EXPIRE(8)EXPIRE(8)NAMEexpire - Usenet article and history expiration program
SYNOPSISexpire [ -d dir ] [ -f file ] [ -g file ] [ -h file ] [ -i ] [ -l ] [
-n ] [ -p ] [ -q ] [ -r reason ] [ -s ] [ -t ] [ -v level ] [ -w number
] [ -x ] [ -z file ] [ expire.ctl ]
Expire scans the history(5) text file /var/spool/news/data/history and
uses the information recorded in it to purge old news articles. To
specify an alternate history file, use the ``-f'' flag. To specify an
alternate input text history file, use the ``-h'' flag. Expire uses
the old dbz(3z) database to determine the size of the new one. To
ignore the old database, use the ``-i'' flag.
Expire normally just unlinks each file if it should be expired. If the
``-l'' flag is used, then all articles after the first one are treated
as if they could be symbolic links to the first one. In this case, the
first article will not be removed as long as any other cross-posts of
the article remain.
Expire normally sends a ``pause'' command to the local innd(8) daemon
when it needs exclusive access to the history file, using the string
``Expiring'' as the reason. To give a different reason, use the ``-r''
flag. The process ID will be appended to the reason. When expire is
finished and the new history file is ready, it sends a ``go'' command.
If innd is not running, use the ``-n'' flag and expire will not send
the ``pause'' or ``go'' commands. (For more details on the commands,
see ctlinnd(8)). Note that expire only needs exclusive access for a
very short time — long enough to see if any new articles arrived since
it first hit the end of the file, and to rename the new files to the
If the ``-s'' flag is used, then expire will print a summary when it
exits showing the approximate number of kilobytes used by all deleted
If the ``-t'' flag is used, then expire will generate a list of the
files that should be removed on its standard output, and the new his‐
tory file will be left in history.n and history.n.dir and his‐
tory.n.pag. This flag be useful for debugging when used with the
``-n'' and ``-s'' flags. Note that if the ``-f'' flag is used, then
the name specified with that flag will be used instead of history.
If the ``-x'' flag is used, then expire will not create any new history
files. This is most useful when combined with the ``-n'', ``-s'', and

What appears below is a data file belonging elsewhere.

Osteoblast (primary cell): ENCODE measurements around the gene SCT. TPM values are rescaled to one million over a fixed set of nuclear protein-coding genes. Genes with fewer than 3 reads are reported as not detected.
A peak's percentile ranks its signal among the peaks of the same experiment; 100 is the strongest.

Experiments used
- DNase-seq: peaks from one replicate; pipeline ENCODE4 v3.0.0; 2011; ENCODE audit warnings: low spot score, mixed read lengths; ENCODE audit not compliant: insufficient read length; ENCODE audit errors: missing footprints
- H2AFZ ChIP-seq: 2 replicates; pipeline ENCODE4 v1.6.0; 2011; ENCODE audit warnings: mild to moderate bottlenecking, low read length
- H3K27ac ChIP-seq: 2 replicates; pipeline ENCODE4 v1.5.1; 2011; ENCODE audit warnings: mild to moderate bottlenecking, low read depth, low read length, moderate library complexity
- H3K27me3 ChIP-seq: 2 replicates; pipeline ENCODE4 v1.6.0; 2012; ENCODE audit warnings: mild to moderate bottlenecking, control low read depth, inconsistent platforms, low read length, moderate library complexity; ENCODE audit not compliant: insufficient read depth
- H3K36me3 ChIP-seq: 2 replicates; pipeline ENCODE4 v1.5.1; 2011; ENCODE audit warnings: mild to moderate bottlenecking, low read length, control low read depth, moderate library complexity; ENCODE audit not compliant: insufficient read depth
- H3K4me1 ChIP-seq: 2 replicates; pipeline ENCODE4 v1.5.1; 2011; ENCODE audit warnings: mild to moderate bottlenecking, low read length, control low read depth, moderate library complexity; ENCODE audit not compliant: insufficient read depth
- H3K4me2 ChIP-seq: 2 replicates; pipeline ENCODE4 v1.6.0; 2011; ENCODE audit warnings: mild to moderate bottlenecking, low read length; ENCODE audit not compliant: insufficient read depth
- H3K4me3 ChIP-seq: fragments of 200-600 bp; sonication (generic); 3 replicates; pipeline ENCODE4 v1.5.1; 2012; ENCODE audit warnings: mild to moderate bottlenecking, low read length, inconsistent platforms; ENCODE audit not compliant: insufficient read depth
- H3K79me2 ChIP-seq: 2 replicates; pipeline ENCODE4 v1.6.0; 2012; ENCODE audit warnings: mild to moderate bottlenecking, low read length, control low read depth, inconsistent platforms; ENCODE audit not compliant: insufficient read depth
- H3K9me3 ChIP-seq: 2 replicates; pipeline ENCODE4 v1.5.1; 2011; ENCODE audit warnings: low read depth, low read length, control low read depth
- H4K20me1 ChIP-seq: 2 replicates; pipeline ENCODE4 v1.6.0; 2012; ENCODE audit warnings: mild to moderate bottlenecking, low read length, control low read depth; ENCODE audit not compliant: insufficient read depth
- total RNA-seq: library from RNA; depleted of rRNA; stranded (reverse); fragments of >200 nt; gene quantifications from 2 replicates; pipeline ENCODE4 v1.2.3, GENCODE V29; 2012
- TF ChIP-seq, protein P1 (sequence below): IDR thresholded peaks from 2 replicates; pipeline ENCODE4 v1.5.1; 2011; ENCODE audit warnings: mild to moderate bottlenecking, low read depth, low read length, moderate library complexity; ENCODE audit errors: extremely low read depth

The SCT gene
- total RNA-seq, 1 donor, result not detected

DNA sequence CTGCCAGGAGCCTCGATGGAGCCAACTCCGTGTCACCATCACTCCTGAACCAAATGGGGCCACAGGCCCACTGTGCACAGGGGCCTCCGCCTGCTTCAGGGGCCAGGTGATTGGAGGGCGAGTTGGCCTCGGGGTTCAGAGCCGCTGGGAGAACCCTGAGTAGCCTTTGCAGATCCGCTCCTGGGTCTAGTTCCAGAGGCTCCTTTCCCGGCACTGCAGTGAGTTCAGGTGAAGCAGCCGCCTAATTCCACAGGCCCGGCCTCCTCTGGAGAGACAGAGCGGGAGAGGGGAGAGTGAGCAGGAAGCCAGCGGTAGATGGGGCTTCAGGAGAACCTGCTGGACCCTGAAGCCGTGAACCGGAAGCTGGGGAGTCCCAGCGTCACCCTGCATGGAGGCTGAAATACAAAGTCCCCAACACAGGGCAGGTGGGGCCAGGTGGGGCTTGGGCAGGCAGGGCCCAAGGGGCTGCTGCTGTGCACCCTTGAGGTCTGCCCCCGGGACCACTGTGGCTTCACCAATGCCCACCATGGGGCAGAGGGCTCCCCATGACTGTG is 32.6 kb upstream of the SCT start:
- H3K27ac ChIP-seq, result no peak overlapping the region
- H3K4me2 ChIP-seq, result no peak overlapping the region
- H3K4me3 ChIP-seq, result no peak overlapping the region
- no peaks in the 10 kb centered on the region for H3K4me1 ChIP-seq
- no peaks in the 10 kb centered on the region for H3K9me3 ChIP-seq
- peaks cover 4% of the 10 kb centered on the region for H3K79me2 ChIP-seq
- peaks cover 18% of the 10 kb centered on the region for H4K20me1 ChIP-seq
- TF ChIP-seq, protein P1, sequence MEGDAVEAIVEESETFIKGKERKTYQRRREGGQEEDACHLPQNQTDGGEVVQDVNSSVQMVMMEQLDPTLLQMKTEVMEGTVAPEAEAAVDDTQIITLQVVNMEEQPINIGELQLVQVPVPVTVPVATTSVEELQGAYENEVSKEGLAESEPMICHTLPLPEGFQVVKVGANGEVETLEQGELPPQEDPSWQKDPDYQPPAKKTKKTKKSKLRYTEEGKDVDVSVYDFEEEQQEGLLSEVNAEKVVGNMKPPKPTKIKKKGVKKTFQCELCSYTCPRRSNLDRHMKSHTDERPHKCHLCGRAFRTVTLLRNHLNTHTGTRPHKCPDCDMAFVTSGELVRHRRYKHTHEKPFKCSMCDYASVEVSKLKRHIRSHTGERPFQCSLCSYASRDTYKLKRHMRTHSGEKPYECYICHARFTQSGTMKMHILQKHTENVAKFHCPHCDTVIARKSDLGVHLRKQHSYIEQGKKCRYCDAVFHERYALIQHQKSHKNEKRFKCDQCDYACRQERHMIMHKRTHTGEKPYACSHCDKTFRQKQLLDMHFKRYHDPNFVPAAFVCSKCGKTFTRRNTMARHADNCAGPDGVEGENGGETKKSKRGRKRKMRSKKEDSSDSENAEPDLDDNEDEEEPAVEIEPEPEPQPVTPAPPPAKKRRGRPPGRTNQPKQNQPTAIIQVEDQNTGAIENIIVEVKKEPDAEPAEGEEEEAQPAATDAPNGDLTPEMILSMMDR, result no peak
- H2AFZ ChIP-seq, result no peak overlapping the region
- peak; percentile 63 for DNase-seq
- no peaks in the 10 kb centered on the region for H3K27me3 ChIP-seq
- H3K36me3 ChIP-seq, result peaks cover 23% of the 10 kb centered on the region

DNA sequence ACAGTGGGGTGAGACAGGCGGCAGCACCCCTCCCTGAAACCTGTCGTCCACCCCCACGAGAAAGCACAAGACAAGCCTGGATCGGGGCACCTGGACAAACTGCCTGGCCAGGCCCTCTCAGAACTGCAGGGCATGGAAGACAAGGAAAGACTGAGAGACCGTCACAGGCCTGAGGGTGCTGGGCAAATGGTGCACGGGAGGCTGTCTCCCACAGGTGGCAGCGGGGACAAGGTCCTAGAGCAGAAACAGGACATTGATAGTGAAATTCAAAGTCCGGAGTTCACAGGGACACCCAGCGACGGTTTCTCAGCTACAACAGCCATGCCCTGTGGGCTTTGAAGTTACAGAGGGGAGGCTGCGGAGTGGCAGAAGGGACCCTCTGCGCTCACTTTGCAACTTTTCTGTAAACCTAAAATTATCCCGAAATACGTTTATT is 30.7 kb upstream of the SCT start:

``-t'' flags to see how different expiration policies would change the
amount of disk space used.
If the ``-z'' flag is used, then articles are not removed, but their
names are written to the specified file. See the description of expir‐
erm in news.daily(8).
Expire makes its decisions on the time the article arrived, as found in
the history file. This means articles are often kept a little longer
than with other expiration programs that base their decisions on the
article's posting date. To use the article's posting date, use the
``-p'' flag. Use the ``-w'' flag to ``warp'' time so that expire
thinks it is running at some time other then the current time. The
value should be a signed floating point number of the number of days to
use as the offset.
If the ``-d'' flag is used, then the new history file and database is
created in the specified directory, dir. This is useful when the
filesystem does not have sufficient space to hold both the old and new
history files. When this flag is used, expire leaves the server paused
and creates a zero-length file named after the new history file, with
an extension of ``.done'' to indicate that it has successfully com‐
pleted the expiration. The calling script should install the new his‐
tory file and un-pause the server. The ``-r'' flag should be used with
If a filename is specified, it is taken as the control file and parsed
according to the rules in expire.ctl(5). A single dash (``-'') may be
used to read the file from standard input. If no file is specified,
the file /var/spool/news/data/expire.ctl is read.
Expire normally complains about articles that are posted to newsgroups
not mentioned in the active file. To suppress this action, use the
The ``-v'' flag is used to increase the verbosity of the program, gen‐
erating messages to standard output. The level should be a number,
where higher numbers result in more output. Level one will print
totals of the various actions done (not valid if a new history file is
not written), level two will print report on each individual file,
while level five results in more than one line of output for every line
processed. If the ``-g'' flag is given, then a one-line summary equiv‐
alent to the output of ``-v1'' and preceeded by the current time, will
be appended to the specified file.
Written by Rich $alz <firstname.lastname@example.org> for InterNetNews. This is
revision 1.15, dated 1993/03/18.
SEE ALSOctlinnd(8), dbz(3z), expire.ctl(5), history(5), innd(8), inndcomm(3).